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From Jason Tang <ares.t...@gmail.com>
Subject Re: Cassandra search performance
Date Sat, 12 May 2012 10:18:12 GMT
I try to search one column, this column store the time as the type Long,
1,000,000 data equally distributed in 24 hours, I only want to search
certain time rang, eg from 01:30 to 01:50 or 08:00 to 12:00, but something
stranger happened.

Search 00:00 to 23:59 limit 100
It took less then 1 second scan 100 record

Search 00:00 to 00:20 limit 100
It took more then one minute scan around 2,400 recods

So the result shows it seems cassandra scan one by one to match the
condition, and the data is not ordered in sequence.

One more thing, to have equal condition, I make a redundant column to have
equal condition, the value is same for all records.
The search condition like get record where equal='equal' and time > 00:00
and time < 00:20

Is it the expected behavior of secondary index or I didn't use it correct.

Because I used to have another test, I have one string column most of it is
string 'true' and I add 100 'false' among 1,000,000 'true' , it shows it
only scan 100 records.

So how can I exam what happened inside cassadra, and where I can find out
the detail of how secondary works?

在 2012年5月8日星期二,Maxim Potekhin 写道:

>  Thanks for the comments, much appreciated.
>
> Maxim
>
>
> On 5/7/2012 3:22 AM, David Jeske wrote:
>
> On Sun, Apr 29, 2012 at 4:32 PM, Maxim Potekhin <potekhin@bnl.gov<javascript:_e({},
'cvml', 'potekhin@bnl.gov');>
> > wrote:
>
>> Looking at your example,as I think you understand, you forgo indexes by
>> combining two conditions in one query, thinking along the lines of what is
>> often done in RDBMS. A scan is expected in this case, and there is no
>> magic to avoid it.
>>
>
>  This sounds like a mis-understanding of how RDBMSs work. If you combine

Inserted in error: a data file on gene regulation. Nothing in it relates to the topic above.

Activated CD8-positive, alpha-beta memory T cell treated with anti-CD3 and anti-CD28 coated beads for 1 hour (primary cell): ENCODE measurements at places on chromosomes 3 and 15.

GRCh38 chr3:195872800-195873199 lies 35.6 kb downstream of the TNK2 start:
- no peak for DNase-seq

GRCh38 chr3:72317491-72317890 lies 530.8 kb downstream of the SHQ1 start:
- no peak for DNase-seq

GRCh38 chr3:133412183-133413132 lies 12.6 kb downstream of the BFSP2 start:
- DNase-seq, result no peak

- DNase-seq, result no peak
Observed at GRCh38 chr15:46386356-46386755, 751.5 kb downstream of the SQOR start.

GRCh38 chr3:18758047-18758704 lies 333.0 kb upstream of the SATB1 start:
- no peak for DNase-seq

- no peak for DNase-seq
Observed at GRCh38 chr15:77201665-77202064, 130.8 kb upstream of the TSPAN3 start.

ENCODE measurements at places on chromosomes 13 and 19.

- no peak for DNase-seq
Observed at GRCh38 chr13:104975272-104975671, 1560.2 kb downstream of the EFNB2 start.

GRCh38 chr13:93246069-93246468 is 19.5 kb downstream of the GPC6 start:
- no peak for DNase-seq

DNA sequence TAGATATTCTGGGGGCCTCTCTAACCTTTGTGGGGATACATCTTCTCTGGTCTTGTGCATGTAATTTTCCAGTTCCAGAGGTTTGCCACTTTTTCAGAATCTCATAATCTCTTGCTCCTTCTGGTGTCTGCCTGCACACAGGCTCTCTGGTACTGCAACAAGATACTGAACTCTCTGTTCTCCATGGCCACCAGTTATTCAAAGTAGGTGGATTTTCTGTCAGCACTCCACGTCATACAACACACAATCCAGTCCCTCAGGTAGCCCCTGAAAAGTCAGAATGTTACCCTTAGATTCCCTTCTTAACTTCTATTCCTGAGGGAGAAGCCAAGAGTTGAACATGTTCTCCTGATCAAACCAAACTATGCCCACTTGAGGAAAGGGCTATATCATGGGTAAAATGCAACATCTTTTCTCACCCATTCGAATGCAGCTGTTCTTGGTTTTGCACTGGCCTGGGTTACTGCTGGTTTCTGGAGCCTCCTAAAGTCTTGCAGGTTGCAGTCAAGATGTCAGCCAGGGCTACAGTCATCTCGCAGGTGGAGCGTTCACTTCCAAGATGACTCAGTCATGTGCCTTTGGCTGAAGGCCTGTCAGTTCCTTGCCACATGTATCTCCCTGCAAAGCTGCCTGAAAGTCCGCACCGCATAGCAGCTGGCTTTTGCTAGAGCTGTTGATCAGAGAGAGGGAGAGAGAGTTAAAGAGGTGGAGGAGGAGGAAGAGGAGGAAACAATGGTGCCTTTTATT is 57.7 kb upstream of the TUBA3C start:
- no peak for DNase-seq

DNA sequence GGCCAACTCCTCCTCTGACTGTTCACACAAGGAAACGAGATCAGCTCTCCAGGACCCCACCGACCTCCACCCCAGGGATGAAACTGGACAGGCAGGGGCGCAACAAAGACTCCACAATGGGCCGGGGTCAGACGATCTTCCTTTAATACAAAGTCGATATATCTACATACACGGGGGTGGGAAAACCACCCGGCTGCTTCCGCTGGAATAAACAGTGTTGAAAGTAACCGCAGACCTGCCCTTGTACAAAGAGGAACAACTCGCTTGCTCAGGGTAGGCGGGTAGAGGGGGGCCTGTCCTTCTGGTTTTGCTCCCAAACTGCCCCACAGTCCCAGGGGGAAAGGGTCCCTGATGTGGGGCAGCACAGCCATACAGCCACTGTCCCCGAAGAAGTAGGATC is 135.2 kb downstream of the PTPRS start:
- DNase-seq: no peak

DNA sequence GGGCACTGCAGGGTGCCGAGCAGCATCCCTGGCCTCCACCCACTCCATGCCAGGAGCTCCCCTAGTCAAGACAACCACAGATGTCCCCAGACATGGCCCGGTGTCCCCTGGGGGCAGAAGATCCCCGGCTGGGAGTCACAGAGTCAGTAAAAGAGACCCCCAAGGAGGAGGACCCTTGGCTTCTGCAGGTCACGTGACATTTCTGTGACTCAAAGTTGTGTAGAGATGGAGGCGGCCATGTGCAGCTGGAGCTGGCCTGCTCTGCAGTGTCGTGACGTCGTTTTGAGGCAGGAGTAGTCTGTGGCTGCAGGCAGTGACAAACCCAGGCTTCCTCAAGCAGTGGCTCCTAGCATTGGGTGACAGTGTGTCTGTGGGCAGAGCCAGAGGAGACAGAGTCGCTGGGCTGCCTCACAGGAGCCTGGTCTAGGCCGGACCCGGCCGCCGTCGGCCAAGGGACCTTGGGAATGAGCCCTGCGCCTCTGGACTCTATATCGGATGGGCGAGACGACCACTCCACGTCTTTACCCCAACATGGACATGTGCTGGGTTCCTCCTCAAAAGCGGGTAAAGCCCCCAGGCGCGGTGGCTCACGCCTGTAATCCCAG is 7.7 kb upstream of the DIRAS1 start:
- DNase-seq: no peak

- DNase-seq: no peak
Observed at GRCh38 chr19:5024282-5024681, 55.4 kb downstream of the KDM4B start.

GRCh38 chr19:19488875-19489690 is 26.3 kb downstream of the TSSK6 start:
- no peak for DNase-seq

> two conditions in a single SQL query, the SQL execution optimizer looks at
> the cardinality of any indicies. If it can successfully predict that one of
> the conditions significantly reduces the set of rows that would be
> considered (such as a status match having 200 hits vs 1M rows in the
> table), then it selects this index for the first-iteration, and each index
> hit causes a record lookup which is then tested for the other conditions.
>  (This is one of several query-execution types RDBMS systems use)
>
>  I'm no Cassandra expert, so I don't know what it does WRT
> index-selection, but from the page written on secondary indicies, it seems
> like if you just query on status, and do the other filtering yourself it'll
> probably do what you want...
>
>  http://www.datastax.com/dev/blog/whats-new-cassandra-07-secondary-indexes
>
>
>>  However, if this query is important, you can easily index on two
>> conditions,
>> using a composite type (look it up), or string concatenation for quick and
>> easy solution.
>>
>
>  This is not necessarily a good idea. Creating a composite index explodes
> the index size unnecessarily. If a condition can reduce a query to 200
> records, there is no need to have a composite index including another
> condition.
>
>
>

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